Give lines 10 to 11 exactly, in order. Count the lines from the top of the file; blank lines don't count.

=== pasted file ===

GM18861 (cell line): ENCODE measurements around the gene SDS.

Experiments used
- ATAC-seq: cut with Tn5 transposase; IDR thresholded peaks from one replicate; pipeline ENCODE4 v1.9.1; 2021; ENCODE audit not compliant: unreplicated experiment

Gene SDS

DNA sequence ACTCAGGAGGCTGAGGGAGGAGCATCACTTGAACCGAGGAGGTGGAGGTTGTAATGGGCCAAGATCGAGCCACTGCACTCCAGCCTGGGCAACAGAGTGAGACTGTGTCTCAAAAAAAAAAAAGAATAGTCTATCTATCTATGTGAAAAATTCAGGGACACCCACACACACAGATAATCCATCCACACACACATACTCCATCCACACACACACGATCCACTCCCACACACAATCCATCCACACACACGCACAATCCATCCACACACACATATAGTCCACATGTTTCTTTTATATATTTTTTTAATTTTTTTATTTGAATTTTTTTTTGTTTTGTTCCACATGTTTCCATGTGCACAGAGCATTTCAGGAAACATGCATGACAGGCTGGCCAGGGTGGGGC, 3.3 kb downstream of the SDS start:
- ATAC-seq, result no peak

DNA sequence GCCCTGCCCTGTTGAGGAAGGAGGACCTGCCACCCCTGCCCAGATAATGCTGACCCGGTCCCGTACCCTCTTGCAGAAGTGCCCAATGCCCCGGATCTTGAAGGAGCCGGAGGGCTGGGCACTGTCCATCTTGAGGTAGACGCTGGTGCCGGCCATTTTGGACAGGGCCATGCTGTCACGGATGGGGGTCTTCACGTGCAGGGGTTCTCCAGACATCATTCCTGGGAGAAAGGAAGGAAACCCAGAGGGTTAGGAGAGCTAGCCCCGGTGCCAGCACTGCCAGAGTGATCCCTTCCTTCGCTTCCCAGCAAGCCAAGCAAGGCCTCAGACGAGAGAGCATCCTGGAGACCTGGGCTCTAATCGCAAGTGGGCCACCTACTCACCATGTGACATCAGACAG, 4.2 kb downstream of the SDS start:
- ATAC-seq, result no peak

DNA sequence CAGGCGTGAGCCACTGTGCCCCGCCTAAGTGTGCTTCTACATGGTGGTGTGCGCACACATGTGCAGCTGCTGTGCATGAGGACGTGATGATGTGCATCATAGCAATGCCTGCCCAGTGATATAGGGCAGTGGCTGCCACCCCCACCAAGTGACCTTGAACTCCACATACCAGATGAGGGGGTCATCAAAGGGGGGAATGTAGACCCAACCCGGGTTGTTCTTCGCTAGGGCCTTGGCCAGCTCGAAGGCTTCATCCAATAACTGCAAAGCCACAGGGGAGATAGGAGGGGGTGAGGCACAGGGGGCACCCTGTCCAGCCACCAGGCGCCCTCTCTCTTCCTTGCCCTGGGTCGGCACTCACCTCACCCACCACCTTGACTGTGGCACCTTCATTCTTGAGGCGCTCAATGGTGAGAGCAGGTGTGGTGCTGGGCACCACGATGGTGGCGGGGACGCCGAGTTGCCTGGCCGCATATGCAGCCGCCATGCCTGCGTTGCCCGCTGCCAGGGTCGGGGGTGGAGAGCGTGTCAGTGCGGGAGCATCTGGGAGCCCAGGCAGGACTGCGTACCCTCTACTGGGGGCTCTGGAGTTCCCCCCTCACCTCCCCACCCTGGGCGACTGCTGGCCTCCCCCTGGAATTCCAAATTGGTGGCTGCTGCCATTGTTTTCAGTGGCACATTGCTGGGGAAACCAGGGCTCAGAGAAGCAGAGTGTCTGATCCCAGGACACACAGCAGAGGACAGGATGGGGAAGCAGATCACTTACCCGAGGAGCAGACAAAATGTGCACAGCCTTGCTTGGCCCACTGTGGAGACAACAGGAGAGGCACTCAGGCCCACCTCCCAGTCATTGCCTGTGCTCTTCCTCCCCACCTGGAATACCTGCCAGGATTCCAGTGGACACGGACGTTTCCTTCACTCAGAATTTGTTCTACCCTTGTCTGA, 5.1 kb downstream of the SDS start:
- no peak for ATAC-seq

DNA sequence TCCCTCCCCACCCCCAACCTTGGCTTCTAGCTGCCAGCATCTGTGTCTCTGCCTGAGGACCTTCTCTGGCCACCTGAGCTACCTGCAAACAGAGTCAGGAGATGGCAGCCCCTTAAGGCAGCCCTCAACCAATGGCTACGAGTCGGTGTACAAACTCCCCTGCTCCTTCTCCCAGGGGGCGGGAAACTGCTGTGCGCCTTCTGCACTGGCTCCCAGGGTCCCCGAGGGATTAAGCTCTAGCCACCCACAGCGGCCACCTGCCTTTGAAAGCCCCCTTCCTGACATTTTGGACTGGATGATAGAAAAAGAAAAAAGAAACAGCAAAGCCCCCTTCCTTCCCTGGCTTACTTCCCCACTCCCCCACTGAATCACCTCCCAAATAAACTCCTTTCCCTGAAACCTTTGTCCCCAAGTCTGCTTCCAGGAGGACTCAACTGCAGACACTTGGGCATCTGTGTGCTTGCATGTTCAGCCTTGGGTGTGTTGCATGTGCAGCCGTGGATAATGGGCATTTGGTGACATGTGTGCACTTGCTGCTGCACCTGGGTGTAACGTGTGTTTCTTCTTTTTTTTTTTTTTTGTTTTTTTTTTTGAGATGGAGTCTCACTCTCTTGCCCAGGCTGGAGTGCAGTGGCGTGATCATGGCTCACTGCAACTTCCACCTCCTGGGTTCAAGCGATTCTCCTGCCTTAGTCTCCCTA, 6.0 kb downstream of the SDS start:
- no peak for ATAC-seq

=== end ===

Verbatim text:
- no peak for ATAC-seq

DNA sequence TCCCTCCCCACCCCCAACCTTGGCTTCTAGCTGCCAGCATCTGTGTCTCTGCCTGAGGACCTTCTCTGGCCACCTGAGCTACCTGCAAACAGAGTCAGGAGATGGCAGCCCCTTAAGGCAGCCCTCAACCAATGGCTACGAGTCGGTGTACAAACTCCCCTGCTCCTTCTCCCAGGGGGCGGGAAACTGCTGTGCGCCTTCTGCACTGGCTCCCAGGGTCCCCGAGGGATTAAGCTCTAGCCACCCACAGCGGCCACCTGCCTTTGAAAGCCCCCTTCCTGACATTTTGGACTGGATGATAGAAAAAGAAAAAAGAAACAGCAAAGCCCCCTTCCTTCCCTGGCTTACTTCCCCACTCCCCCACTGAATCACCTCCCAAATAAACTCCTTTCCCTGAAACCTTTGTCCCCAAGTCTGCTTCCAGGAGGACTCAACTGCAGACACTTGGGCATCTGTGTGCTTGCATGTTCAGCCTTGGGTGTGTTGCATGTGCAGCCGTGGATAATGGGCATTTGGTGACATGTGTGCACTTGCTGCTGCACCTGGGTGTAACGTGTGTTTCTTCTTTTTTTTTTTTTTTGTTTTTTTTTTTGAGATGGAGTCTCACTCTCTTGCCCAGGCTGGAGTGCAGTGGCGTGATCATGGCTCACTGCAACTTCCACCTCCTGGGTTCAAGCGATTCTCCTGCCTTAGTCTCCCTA, 6.0 kb downstream of the SDS start: